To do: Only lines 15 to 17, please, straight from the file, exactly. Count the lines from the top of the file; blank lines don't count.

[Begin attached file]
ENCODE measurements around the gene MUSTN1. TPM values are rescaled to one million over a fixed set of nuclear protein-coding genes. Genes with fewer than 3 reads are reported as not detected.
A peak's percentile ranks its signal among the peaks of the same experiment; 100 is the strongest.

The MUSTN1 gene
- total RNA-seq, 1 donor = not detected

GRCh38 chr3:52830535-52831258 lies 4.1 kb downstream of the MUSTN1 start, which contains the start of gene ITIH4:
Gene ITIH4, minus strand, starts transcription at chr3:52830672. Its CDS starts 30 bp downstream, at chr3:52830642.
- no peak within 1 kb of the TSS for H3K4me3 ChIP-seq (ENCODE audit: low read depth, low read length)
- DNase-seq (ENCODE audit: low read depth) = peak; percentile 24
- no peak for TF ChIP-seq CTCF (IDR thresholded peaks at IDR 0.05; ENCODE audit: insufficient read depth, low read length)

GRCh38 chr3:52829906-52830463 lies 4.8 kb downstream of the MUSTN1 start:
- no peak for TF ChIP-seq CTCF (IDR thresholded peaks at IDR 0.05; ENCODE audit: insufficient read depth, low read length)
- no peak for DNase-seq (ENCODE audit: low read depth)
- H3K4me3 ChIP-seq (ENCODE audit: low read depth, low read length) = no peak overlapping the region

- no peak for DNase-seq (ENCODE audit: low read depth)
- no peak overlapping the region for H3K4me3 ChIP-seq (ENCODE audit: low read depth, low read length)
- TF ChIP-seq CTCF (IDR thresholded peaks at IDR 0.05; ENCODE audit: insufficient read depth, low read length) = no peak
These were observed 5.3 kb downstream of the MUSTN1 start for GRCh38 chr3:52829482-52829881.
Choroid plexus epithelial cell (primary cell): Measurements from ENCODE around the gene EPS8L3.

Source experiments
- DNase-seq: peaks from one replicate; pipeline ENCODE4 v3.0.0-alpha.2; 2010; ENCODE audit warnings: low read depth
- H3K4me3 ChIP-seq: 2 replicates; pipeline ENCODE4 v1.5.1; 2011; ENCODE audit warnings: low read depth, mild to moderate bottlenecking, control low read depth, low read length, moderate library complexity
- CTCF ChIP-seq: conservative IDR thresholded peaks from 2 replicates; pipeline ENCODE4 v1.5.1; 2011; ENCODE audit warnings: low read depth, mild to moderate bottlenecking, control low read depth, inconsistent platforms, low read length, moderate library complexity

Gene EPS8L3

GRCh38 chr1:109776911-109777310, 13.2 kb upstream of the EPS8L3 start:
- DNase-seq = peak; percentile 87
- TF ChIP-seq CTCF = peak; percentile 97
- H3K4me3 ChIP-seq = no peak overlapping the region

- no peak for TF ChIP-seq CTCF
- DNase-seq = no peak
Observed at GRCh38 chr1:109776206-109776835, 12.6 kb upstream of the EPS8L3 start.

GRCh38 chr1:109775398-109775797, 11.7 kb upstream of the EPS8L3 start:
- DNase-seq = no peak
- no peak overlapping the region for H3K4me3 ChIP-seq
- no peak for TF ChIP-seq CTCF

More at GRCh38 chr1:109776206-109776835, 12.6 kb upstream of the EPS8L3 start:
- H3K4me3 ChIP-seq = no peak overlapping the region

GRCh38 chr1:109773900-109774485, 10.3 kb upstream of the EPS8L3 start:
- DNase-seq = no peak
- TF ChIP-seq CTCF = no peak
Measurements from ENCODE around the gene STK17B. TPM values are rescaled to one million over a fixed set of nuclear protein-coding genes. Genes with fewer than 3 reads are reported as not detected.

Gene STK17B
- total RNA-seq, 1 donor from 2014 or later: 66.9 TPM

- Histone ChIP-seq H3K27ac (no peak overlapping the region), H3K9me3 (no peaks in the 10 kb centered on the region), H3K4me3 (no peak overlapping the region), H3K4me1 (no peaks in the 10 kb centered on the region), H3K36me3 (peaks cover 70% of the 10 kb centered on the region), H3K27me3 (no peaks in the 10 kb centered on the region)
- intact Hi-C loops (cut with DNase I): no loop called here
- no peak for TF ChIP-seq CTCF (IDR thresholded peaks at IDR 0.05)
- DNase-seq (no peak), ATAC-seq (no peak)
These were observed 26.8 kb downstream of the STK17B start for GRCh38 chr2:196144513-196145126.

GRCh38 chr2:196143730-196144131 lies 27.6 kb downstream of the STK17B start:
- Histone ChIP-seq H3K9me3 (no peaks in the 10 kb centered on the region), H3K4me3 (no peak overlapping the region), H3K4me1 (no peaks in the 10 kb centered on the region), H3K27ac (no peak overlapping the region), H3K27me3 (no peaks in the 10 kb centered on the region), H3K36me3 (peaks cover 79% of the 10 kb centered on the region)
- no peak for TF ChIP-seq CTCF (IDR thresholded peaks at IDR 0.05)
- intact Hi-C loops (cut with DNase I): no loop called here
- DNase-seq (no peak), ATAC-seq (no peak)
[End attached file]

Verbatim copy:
- no peak overlapping the region for H3K4me3 ChIP-seq (ENCODE audit: low read depth, low read length)
- TF ChIP-seq CTCF (IDR thresholded peaks at IDR 0.05; ENCODE audit: insufficient read depth, low read length) = no peak
These were observed 5.3 kb downstream of the MUSTN1 start for GRCh38 chr3:52829482-52829881.